How do we transcend the binaries of the online-offline, the public-private media sphere, “data rich” and “data poor,” producer and consumer, homogenization and heterogenization, media convergence and divergence, disembodiments and the situated materiality of media imaginaries to the contextual integrity of the media event? What alternative frameworks, systems, etymologies and ontologies are on offer to reconfigure our understandings of how global media are organizing the power relations in society?

In this context, we invite papers to propose methodological innovations and conceptual alternatives to the approach of the dialect between media and the global. Should we continue to use the nation state as a central unit of analysis or push for a provincializing or translocating of the global in Media studies? Are we giving too much primacy to data in untangling global digital cultures and overestimating their influence? How do we conceptualize the global transformations of the traditional media without being too medium or user centric? These are some of the many issues contributor to the Global Perspectives are welcome to address.

Monday, July 16, 2018

Invited to the Advisory Commission initiative by Facebook

I have been invited to be on the new advisory committee by Facebook to help scholars independently assess Facebook’s impact on elections, misinformation, privacy and other contemporary and critical issues regarding its usage.
 In April, Facebook announced it would be working with a group of academics to establish an independent research commission to look into issues of social and political significance using the company’s own extensive data collection. That commission, called Social Science One has just launched in early July. I will be on the Asian regional committee and partake in collaborations to assess the impact of Facebook in this region.

In the last two years, Facebook tools have not just helped politicians connect with their constituents — and different communities to debate the issues but as we have witnessed, it can be misused to manipulate and deceive. 

To keep this independent, it will be funded by the Laura and John Arnold Foundation, Democracy Fund, the William and Flora Hewlett Foundation, the John S. and James L. Knight Foundation, the Charles Koch Foundation, the Omidyar Network, and the Alfred P. Sloan Foundation.

At the heart of this initiative will be a group of prominent and global scholars who will:
-          Define the research agenda;
-          Solicit proposals for independent research on a range of different topics; and
-          Manage a peer review process to select scholars who will receive funding for their research, as well as access to privacy-protected datasets from Facebook which they can analyze.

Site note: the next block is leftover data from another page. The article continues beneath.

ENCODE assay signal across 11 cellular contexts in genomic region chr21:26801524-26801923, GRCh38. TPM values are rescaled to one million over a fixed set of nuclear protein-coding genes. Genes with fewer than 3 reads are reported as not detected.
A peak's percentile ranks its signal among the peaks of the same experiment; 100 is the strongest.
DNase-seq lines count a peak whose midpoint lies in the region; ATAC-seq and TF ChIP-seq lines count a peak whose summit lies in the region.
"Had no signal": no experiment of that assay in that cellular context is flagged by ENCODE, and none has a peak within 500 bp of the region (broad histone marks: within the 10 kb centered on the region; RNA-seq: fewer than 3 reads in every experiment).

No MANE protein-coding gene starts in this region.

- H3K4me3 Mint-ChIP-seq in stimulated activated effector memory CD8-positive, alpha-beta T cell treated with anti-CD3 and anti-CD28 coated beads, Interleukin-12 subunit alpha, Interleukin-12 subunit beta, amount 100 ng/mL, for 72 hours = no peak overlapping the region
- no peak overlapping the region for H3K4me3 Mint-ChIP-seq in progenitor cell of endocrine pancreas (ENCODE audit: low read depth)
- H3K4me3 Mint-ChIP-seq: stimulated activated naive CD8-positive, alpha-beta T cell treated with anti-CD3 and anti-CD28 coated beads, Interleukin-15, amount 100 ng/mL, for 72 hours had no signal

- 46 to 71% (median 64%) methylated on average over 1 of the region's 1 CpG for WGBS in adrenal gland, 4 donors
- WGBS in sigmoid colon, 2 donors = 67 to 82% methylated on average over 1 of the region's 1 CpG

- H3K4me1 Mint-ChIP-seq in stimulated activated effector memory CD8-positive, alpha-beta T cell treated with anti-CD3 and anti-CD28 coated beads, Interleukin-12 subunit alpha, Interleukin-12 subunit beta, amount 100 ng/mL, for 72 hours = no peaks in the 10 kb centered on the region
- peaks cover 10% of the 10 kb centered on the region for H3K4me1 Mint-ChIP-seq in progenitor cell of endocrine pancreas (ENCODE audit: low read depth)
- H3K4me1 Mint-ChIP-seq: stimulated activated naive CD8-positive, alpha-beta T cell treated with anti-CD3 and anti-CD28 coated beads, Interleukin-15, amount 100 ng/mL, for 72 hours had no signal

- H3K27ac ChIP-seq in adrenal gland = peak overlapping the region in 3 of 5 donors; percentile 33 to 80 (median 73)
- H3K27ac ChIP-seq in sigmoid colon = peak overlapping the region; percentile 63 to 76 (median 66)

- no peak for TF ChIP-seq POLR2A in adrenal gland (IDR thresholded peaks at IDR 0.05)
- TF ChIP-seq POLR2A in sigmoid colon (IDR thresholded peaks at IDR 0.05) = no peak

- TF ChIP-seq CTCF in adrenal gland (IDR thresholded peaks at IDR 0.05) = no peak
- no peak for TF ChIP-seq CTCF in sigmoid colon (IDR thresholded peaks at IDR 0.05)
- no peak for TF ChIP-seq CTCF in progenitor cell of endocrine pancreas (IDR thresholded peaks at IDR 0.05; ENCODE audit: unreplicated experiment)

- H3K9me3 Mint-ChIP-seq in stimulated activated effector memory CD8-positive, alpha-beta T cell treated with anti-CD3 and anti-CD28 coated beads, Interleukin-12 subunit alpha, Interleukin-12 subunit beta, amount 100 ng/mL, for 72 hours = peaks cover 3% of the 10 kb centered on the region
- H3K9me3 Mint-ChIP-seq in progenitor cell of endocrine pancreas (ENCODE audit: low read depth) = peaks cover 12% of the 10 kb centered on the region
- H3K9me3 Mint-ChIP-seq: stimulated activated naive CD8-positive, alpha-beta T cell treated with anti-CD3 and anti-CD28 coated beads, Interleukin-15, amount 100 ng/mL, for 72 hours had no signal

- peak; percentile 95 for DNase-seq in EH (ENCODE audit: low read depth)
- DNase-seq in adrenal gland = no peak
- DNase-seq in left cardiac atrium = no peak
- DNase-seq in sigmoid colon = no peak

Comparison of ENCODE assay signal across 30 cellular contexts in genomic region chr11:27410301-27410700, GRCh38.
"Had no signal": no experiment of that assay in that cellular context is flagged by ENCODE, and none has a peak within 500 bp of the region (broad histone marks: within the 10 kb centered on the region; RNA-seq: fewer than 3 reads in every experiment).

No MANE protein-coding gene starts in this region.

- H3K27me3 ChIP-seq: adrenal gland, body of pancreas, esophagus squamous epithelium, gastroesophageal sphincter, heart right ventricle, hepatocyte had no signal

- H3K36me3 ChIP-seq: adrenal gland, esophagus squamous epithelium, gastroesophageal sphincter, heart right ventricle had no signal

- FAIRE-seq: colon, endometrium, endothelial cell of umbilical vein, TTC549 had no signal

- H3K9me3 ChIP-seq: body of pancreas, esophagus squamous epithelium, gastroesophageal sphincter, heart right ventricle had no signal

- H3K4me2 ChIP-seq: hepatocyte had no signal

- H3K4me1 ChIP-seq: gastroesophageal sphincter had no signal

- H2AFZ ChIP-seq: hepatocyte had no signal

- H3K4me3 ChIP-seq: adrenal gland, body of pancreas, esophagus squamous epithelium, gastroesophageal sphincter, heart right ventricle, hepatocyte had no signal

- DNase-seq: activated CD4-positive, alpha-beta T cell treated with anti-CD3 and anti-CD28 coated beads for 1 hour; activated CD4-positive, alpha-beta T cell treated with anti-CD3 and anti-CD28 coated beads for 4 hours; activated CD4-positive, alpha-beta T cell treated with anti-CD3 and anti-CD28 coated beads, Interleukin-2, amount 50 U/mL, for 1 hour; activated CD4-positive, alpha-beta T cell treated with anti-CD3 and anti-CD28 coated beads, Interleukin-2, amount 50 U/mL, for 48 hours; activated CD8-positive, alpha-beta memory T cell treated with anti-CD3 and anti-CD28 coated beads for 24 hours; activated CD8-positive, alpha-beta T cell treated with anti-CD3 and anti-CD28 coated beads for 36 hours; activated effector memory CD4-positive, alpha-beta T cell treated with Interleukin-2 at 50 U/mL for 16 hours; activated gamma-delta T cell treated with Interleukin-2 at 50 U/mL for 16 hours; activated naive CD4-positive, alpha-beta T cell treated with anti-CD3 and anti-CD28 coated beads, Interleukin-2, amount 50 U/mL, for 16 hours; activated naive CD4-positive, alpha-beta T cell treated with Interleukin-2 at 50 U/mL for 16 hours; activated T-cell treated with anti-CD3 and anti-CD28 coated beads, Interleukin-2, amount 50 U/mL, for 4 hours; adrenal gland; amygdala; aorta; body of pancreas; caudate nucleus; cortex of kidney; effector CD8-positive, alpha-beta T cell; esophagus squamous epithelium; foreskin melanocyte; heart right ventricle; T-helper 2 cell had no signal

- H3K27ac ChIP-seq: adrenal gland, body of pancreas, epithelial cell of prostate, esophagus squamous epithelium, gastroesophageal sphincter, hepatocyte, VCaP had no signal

Facebook will not have any right to review or approve their research findings prior to publication. In consultation with the foundations funding the initiative, Facebook has invited respected academic experts to form a commission which will then develop a research agenda about the impact of social media on society — starting with elections. I am excited to be part of the commission to closely examine Facebook activities and its implications on democracy to help in constructing future policy decisions on platform transparency and accountability.

The issues to be addressed range across diverse research areas, namely Political Advertising, Civic Engagement, Election Integrity, Polarization and Disinformation. The regional advisory committees include Europe, Asia, Africa, Latin America and the United States.

Along with a team of other academic experts, I will assist in surfacing research questions and variable requests for the datasets that will be shared as part of the project.  Scholars serving on these committees can apply for grants and data access as part of these processes.

The advisory committee will provide critical advice on how the project might be best tailored to deal with concerns and issues specific to different regions.  For example, as specific elections occur in the respective regions, country-specific datasets are developed for analysis. Moreover, certain academic surveys are region-specific and these committees may help facilitate the joining of Facebook data with such surveys. Finally, because different countries’ legal regulations, concerning privacy and research such as this, differ greatly, the advisory committee will assist the project in working with regulators to understand the limits and opportunities for the project in the respective regions. 

Anyway, a new adventure awaits with this unique opportunity! 

Friday, July 6, 2018

Invited to talk on privacy at the EuroScience Open Forum